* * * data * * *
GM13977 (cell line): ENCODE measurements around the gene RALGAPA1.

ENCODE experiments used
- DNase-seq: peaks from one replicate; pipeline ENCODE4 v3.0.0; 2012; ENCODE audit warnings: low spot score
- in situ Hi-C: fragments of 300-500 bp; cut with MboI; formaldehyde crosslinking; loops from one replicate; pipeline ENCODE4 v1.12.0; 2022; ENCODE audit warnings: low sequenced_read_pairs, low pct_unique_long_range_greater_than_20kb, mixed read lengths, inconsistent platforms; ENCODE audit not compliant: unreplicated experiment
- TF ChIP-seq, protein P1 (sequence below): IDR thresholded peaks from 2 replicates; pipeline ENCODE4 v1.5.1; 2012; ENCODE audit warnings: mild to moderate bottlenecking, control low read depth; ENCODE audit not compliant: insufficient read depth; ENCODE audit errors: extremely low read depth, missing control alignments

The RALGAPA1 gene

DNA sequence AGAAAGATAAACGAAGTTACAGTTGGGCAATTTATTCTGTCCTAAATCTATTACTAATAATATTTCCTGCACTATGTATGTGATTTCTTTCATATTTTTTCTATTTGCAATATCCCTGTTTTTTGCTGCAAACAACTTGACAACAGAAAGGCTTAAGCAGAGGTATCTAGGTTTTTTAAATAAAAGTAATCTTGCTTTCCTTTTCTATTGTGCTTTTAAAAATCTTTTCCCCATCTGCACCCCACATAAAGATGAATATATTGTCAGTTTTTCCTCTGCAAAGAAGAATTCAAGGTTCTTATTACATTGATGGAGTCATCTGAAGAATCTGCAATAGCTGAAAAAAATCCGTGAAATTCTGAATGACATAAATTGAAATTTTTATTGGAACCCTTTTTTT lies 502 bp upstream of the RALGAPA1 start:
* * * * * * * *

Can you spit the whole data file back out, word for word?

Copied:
GM13977 (cell line): ENCODE measurements around the gene RALGAPA1.

ENCODE experiments used
- DNase-seq: peaks from one replicate; pipeline ENCODE4 v3.0.0; 2012; ENCODE audit warnings: low spot score
- in situ Hi-C: fragments of 300-500 bp; cut with MboI; formaldehyde crosslinking; loops from one replicate; pipeline ENCODE4 v1.12.0; 2022; ENCODE audit warnings: low sequenced_read_pairs, low pct_unique_long_range_greater_than_20kb, mixed read lengths, inconsistent platforms; ENCODE audit not compliant: unreplicated experiment
- TF ChIP-seq, protein P1 (sequence below): IDR thresholded peaks from 2 replicates; pipeline ENCODE4 v1.5.1; 2012; ENCODE audit warnings: mild to moderate bottlenecking, control low read depth; ENCODE audit not compliant: insufficient read depth; ENCODE audit errors: extremely low read depth, missing control alignments

The RALGAPA1 gene

DNA sequence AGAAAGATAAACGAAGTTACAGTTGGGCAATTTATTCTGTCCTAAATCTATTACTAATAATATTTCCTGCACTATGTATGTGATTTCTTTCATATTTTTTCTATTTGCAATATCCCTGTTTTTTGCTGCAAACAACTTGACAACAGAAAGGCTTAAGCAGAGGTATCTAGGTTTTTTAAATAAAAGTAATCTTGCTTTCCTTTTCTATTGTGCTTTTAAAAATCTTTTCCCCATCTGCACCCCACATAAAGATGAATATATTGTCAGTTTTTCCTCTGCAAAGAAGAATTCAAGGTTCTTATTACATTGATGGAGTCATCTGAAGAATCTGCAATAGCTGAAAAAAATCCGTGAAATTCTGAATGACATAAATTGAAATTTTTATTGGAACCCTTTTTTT lies 502 bp upstream of the RALGAPA1 start: